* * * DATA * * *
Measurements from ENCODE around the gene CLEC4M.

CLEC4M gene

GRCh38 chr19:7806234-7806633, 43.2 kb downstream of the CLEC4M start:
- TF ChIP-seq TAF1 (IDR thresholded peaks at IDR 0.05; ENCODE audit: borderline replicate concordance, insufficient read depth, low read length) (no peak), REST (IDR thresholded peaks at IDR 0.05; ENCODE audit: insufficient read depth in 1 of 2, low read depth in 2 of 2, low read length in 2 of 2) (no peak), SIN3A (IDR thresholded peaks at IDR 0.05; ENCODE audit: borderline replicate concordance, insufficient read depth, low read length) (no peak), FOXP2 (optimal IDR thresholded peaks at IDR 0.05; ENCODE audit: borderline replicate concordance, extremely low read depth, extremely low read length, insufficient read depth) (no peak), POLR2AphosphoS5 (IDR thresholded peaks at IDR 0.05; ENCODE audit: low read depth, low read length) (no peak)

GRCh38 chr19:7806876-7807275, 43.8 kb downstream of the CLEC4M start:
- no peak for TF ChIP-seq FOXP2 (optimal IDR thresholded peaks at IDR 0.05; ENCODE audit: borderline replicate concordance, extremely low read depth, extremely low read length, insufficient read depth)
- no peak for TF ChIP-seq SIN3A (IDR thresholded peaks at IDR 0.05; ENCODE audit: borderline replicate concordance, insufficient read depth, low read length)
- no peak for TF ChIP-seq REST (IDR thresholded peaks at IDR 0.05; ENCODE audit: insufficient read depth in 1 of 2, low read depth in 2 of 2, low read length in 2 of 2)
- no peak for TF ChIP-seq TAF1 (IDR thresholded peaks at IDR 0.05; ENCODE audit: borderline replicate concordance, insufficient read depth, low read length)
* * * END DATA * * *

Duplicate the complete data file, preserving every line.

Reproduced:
Measurements from ENCODE around the gene CLEC4M.

CLEC4M gene

GRCh38 chr19:7806234-7806633, 43.2 kb downstream of the CLEC4M start:
- TF ChIP-seq TAF1 (IDR thresholded peaks at IDR 0.05; ENCODE audit: borderline replicate concordance, insufficient read depth, low read length) (no peak), REST (IDR thresholded peaks at IDR 0.05; ENCODE audit: insufficient read depth in 1 of 2, low read depth in 2 of 2, low read length in 2 of 2) (no peak), SIN3A (IDR thresholded peaks at IDR 0.05; ENCODE audit: borderline replicate concordance, insufficient read depth, low read length) (no peak), FOXP2 (optimal IDR thresholded peaks at IDR 0.05; ENCODE audit: borderline replicate concordance, extremely low read depth, extremely low read length, insufficient read depth) (no peak), POLR2AphosphoS5 (IDR thresholded peaks at IDR 0.05; ENCODE audit: low read depth, low read length) (no peak)

GRCh38 chr19:7806876-7807275, 43.8 kb downstream of the CLEC4M start:
- no peak for TF ChIP-seq FOXP2 (optimal IDR thresholded peaks at IDR 0.05; ENCODE audit: borderline replicate concordance, extremely low read depth, extremely low read length, insufficient read depth)
- no peak for TF ChIP-seq SIN3A (IDR thresholded peaks at IDR 0.05; ENCODE audit: borderline replicate concordance, insufficient read depth, low read length)
- no peak for TF ChIP-seq REST (IDR thresholded peaks at IDR 0.05; ENCODE audit: insufficient read depth in 1 of 2, low read depth in 2 of 2, low read length in 2 of 2)
- no peak for TF ChIP-seq TAF1 (IDR thresholded peaks at IDR 0.05; ENCODE audit: borderline replicate concordance, insufficient read depth, low read length)